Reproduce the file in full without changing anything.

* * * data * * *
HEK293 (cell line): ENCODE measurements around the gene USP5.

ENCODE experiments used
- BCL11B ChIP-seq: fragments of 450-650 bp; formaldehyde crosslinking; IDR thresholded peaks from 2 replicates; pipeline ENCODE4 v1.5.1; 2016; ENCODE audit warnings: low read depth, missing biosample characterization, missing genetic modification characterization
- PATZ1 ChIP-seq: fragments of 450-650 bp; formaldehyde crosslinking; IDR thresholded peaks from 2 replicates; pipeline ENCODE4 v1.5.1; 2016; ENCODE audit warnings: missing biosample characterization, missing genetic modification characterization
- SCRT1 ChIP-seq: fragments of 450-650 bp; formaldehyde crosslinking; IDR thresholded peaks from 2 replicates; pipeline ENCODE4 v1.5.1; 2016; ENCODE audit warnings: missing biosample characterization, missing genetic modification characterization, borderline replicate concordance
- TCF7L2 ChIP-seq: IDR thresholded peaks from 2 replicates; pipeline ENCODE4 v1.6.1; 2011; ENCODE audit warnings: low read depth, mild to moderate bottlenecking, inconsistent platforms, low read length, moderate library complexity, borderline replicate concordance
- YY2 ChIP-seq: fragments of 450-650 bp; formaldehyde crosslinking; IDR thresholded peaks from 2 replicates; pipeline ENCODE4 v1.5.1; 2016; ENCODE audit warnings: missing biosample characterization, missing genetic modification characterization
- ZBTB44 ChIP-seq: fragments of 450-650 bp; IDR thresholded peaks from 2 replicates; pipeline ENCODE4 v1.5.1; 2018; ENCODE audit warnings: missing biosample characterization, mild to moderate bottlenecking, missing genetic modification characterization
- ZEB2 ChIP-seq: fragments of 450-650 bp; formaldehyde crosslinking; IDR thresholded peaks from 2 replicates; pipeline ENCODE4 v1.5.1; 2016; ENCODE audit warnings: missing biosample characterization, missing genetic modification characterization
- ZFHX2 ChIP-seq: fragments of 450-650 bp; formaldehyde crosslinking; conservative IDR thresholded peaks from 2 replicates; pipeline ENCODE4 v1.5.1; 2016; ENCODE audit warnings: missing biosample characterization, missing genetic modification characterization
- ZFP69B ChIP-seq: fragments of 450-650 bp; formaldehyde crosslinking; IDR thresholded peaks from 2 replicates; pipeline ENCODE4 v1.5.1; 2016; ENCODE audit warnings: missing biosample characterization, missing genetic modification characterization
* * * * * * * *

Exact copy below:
HEK293 (cell line): ENCODE measurements around the gene USP5.

ENCODE experiments used
- BCL11B ChIP-seq: fragments of 450-650 bp; formaldehyde crosslinking; IDR thresholded peaks from 2 replicates; pipeline ENCODE4 v1.5.1; 2016; ENCODE audit warnings: low read depth, missing biosample characterization, missing genetic modification characterization
- PATZ1 ChIP-seq: fragments of 450-650 bp; formaldehyde crosslinking; IDR thresholded peaks from 2 replicates; pipeline ENCODE4 v1.5.1; 2016; ENCODE audit warnings: missing biosample characterization, missing genetic modification characterization
- SCRT1 ChIP-seq: fragments of 450-650 bp; formaldehyde crosslinking; IDR thresholded peaks from 2 replicates; pipeline ENCODE4 v1.5.1; 2016; ENCODE audit warnings: missing biosample characterization, missing genetic modification characterization, borderline replicate concordance
- TCF7L2 ChIP-seq: IDR thresholded peaks from 2 replicates; pipeline ENCODE4 v1.6.1; 2011; ENCODE audit warnings: low read depth, mild to moderate bottlenecking, inconsistent platforms, low read length, moderate library complexity, borderline replicate concordance
- YY2 ChIP-seq: fragments of 450-650 bp; formaldehyde crosslinking; IDR thresholded peaks from 2 replicates; pipeline ENCODE4 v1.5.1; 2016; ENCODE audit warnings: missing biosample characterization, missing genetic modification characterization
- ZBTB44 ChIP-seq: fragments of 450-650 bp; IDR thresholded peaks from 2 replicates; pipeline ENCODE4 v1.5.1; 2018; ENCODE audit warnings: missing biosample characterization, mild to moderate bottlenecking, missing genetic modification characterization
- ZEB2 ChIP-seq: fragments of 450-650 bp; formaldehyde crosslinking; IDR thresholded peaks from 2 replicates; pipeline ENCODE4 v1.5.1; 2016; ENCODE audit warnings: missing biosample characterization, missing genetic modification characterization
- ZFHX2 ChIP-seq: fragments of 450-650 bp; formaldehyde crosslinking; conservative IDR thresholded peaks from 2 replicates; pipeline ENCODE4 v1.5.1; 2016; ENCODE audit warnings: missing biosample characterization, missing genetic modification characterization
- ZFP69B ChIP-seq: fragments of 450-650 bp; formaldehyde crosslinking; IDR thresholded peaks from 2 replicates; pipeline ENCODE4 v1.5.1; 2016; ENCODE audit warnings: missing biosample characterization, missing genetic modification characterization